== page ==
1. Hi Debbie – wonderful post as usual. No, I don’t do a one-in, one-out. Most of the time I do three-out, and then (im)patiently wait for my shopping calendar to do one-in. I don’t like rules like that – I don’t want to get rid of something that actually still works just because of a rule (arh, you know I like rules, why would I keep my calendar if I didn’t), I think I have gotten really good at purging when something is no longer working. They go to that secret hiding place and I forget they ever existed. Very rarely do I go get something back and every year or so (no strict rules on that either), they leave the building.

    • Debbie Roes says:

      Good to see you commenting here, Mette. Your calendar is definitely admirable and I know it’s very helpful to you. I have had similar experience with the “secret hiding place” as what you mentioned.

  2. Hi. Debbie–please continue to take care of your precious self; we need your wonderful posts with their thoughtfulness and fairness to all.
    I borrow your term when I say that this one in/out policy does work if you have reached your set point, as I have. I have 39-42 total wardrobe items as per Project 333 rules (depends on if you count tanks as underwear or tops!) I am a rational person, but in this set point thing, I can just say it works–with laundry, variety, different scenarios– and it feels right. So it stays. If I wear an item out, it is replaced by one item. I feel free and settled since this point has been arrived at. It may change as my needs change, but I will find the new point if so.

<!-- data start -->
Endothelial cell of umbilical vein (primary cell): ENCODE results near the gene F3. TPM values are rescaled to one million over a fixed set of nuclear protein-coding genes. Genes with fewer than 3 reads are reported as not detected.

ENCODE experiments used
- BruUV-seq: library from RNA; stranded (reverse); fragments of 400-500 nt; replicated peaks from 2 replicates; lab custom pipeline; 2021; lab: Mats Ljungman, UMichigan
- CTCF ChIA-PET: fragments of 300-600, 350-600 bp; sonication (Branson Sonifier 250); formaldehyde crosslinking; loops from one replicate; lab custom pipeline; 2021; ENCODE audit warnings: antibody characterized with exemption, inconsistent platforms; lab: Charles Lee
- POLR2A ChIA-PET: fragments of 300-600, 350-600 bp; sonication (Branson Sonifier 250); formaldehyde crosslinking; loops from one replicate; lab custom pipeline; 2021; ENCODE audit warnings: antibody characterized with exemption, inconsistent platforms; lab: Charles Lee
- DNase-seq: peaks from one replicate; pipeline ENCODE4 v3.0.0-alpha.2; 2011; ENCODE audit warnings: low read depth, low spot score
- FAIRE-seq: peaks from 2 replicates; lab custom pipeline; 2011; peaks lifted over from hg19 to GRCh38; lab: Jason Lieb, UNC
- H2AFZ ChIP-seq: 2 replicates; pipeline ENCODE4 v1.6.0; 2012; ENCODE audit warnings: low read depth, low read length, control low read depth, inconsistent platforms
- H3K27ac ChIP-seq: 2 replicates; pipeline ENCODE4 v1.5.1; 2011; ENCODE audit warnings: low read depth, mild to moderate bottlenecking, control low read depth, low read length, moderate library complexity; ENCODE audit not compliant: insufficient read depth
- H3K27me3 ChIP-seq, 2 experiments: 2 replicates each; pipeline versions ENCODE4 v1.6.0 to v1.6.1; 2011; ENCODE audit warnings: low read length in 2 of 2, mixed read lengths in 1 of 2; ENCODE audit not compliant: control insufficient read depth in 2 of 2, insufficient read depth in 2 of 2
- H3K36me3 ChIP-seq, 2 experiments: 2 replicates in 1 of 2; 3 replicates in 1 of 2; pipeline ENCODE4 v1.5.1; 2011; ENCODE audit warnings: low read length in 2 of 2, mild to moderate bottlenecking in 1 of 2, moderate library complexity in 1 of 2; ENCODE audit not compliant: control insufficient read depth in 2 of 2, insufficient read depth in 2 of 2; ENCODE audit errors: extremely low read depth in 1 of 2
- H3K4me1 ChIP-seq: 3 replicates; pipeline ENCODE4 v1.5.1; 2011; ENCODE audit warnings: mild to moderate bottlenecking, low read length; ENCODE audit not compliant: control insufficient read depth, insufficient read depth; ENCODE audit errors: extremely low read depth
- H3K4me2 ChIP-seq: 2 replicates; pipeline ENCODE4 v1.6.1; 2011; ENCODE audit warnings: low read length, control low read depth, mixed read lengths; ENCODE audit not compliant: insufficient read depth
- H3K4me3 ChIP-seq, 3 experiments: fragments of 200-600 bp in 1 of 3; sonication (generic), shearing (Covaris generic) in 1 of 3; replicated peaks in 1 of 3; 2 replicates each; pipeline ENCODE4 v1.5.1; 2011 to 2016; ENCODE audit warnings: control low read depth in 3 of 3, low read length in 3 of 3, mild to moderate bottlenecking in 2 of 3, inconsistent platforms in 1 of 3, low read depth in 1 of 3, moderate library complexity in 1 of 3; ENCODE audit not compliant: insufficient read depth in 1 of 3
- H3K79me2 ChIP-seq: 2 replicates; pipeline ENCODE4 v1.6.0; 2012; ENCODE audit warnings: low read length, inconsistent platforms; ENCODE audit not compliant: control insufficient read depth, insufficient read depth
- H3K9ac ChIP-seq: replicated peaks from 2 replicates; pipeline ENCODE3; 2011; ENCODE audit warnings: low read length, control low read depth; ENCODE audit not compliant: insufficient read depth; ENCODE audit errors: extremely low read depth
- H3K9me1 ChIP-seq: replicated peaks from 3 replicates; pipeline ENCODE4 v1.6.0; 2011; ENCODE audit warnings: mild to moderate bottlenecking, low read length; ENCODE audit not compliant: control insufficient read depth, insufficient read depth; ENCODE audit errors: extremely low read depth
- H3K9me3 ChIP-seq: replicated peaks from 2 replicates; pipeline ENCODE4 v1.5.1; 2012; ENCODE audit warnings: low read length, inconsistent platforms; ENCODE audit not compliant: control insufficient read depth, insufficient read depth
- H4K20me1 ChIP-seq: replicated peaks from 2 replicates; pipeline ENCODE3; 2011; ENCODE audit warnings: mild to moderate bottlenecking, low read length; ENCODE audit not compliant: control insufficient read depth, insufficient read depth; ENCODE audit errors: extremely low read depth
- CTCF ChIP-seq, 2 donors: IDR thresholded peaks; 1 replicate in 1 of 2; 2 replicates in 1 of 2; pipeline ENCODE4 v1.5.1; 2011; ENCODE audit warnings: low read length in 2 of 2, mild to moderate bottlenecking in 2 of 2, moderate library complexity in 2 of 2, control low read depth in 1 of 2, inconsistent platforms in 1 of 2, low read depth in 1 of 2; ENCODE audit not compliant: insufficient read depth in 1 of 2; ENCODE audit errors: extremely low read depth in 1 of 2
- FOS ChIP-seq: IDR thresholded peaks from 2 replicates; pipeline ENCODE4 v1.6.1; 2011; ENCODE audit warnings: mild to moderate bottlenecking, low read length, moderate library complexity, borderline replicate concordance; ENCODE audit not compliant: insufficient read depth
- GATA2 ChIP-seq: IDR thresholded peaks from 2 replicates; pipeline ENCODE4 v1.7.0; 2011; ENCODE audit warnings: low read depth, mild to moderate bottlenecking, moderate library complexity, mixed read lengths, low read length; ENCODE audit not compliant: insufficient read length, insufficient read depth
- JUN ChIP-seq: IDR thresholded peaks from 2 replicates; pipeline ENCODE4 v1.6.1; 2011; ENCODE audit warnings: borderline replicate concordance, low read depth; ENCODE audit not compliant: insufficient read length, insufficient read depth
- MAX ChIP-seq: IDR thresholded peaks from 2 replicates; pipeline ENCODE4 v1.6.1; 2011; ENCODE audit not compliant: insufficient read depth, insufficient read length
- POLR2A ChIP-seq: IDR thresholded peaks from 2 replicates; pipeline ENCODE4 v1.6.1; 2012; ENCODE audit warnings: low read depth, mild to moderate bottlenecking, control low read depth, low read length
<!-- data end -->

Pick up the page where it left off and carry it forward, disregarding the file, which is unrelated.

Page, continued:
• Debbie Roes says:

      I appreciate your kind thoughts and wishes, Helen, and I admire your small and workable wardrobe. Very good point about one in, one out working well when one has reached their closet “set point.”

  3. I doidn’t expect to have an “a-ha!” moment before I had even had coffee.

    Great article! and wow, there are some great points in here, and that just helped me sort out some thoughts…

    “One in, one out”, has two parallel goals or potential outcomes, and I think I have been matching the wrong idea or implementation, to the wrong goal. And I’ve lacked a certain specificity.

    The way I see it, there are two positive outcomes that can happen with this: keep or reduce the set number of items in your wardrobe… and shop less to save money.

    I’ve been doing one in, one out for a couple of months now, without ever really naming or owning it. I lacked specificity in my goals. So for 2+ months, there has been a steady trickle of items coming in, and replacing items that I already liked well enough, and were at least good enough for my intents and purposes. For example, there are always going to be cute little black short-sleeve tees out there, I don’t need to keep upgrading a tee.

    The time and effort I’ve spent on ‘upgrades’ has not improved my overall life, or brought me any greater satisfaction or happiness.

    I became so fixated on the number of items, I didn’t pay attention to the money I’ve spent. That amount has come down in recent months, but I know I can do a lot better with this.

    I am going to keep this in the forefront of my mind, and emphasize the SHOP LESS aspect.

    • Debbie Roes says:

      Thank you SO much for sharing this, Mary Beth. This is a very powerful comment. My experience has been much like yours. Some items just don’t need to be upgraded. Like you, I also need to emphasize the shop less aspect of “one in, one out.” Not only do I want to save money, I also want to better use what I have and free up more time for other things in life.